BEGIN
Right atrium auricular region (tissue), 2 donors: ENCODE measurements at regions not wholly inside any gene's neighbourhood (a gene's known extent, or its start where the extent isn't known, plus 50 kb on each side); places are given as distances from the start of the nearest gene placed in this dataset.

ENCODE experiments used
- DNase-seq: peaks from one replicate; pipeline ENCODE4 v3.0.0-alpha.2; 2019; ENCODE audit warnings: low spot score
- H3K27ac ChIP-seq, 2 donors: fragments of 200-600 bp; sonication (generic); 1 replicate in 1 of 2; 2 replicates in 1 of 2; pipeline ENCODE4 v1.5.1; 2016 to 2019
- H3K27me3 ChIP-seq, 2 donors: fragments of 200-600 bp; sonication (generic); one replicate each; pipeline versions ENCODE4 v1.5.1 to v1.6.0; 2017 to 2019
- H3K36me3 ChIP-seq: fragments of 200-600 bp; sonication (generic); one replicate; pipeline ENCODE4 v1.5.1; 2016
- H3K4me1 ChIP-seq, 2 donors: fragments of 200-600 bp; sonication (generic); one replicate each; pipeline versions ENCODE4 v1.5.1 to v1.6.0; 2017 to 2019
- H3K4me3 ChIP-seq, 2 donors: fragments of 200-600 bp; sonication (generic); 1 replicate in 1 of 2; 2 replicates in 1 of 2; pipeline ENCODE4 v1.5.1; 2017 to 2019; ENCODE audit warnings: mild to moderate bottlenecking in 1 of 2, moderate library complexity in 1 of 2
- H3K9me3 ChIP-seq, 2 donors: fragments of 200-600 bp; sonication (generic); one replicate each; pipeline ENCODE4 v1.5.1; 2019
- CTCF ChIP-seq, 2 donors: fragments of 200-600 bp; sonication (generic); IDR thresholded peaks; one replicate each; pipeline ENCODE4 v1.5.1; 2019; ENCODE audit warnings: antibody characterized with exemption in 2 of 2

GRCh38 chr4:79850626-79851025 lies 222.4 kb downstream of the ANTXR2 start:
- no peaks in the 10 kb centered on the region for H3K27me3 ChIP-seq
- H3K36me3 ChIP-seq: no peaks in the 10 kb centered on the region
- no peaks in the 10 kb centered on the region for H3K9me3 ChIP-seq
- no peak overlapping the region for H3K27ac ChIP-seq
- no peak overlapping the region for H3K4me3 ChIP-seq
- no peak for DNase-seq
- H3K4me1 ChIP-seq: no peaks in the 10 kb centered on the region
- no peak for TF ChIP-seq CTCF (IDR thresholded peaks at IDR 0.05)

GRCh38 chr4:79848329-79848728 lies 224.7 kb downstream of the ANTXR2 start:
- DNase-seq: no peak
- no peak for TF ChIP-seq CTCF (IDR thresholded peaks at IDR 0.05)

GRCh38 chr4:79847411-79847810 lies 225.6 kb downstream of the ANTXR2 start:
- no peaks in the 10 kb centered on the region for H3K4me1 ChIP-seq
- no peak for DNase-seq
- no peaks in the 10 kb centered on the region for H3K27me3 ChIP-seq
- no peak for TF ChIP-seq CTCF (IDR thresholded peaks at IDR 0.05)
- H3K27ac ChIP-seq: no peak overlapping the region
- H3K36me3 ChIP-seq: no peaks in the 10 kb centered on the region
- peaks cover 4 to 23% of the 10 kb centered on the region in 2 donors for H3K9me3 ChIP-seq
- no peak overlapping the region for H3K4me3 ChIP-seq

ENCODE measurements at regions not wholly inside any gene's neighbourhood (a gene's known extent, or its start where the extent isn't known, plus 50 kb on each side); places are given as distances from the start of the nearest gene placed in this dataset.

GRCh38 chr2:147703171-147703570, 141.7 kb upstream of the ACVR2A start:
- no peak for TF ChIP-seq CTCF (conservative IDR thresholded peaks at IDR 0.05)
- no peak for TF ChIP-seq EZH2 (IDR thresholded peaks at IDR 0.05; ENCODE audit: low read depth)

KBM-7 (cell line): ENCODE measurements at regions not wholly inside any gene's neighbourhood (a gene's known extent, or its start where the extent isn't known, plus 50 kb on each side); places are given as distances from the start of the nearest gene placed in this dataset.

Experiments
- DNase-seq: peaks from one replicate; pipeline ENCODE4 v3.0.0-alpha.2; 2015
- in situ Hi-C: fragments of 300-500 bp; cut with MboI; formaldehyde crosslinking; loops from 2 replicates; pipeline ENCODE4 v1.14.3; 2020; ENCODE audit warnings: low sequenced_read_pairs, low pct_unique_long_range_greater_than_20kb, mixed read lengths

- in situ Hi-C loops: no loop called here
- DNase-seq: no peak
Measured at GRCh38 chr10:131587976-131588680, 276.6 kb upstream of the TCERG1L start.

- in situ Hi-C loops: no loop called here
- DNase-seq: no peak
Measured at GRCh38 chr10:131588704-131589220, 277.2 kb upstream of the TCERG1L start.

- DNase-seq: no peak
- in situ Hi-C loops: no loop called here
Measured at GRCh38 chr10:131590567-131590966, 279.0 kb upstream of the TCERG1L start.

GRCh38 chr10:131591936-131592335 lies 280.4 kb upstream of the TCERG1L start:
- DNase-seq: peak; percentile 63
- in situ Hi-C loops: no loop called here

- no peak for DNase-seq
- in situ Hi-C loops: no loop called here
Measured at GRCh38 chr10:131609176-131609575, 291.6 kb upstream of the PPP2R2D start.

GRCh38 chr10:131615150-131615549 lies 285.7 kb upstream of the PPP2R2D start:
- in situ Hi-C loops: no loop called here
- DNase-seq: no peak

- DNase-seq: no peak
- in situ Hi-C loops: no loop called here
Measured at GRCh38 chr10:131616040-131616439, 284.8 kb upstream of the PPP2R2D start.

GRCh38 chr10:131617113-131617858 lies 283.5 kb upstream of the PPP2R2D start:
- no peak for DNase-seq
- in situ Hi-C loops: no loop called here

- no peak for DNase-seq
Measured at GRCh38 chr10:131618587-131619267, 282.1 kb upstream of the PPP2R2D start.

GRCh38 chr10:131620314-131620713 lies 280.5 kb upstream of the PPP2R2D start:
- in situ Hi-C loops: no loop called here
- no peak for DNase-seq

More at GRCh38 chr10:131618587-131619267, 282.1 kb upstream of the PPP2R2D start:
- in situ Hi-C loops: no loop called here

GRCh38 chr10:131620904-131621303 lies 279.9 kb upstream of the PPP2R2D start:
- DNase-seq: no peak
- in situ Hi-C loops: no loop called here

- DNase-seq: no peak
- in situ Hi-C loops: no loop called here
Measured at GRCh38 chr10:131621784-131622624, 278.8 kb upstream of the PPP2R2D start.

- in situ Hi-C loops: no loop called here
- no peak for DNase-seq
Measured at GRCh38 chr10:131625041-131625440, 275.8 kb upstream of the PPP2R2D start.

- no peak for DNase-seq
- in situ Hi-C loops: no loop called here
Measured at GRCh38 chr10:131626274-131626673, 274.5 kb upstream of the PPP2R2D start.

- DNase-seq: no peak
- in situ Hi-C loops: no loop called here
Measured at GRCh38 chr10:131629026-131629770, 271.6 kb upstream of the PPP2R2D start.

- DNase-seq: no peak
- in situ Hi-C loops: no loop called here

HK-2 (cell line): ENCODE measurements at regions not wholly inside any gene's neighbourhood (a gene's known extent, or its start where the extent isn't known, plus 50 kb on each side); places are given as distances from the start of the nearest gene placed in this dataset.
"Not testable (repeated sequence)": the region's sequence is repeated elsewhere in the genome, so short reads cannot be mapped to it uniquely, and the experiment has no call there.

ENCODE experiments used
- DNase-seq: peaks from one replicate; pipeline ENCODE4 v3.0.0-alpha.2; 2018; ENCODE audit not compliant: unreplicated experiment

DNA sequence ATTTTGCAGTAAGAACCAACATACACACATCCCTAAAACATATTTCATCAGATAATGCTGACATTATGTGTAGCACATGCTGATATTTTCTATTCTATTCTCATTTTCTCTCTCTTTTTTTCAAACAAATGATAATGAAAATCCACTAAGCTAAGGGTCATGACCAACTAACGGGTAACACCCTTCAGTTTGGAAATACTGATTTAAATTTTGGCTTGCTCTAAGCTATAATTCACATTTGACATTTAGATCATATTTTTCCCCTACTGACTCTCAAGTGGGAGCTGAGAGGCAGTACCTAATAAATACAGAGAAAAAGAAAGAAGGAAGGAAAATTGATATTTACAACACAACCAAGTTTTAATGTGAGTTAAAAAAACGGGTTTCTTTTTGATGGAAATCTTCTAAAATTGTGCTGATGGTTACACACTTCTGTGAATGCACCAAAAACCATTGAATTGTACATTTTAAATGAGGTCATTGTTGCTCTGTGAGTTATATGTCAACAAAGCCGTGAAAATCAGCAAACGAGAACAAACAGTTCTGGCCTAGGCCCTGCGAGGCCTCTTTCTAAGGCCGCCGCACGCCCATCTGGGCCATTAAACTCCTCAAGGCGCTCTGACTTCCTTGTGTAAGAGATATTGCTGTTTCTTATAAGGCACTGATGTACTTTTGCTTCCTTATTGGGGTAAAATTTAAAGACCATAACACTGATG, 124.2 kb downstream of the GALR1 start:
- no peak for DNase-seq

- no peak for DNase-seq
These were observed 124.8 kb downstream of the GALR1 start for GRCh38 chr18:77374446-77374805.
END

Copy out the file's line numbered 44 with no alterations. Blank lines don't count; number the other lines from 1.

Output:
- DNase-seq: no peak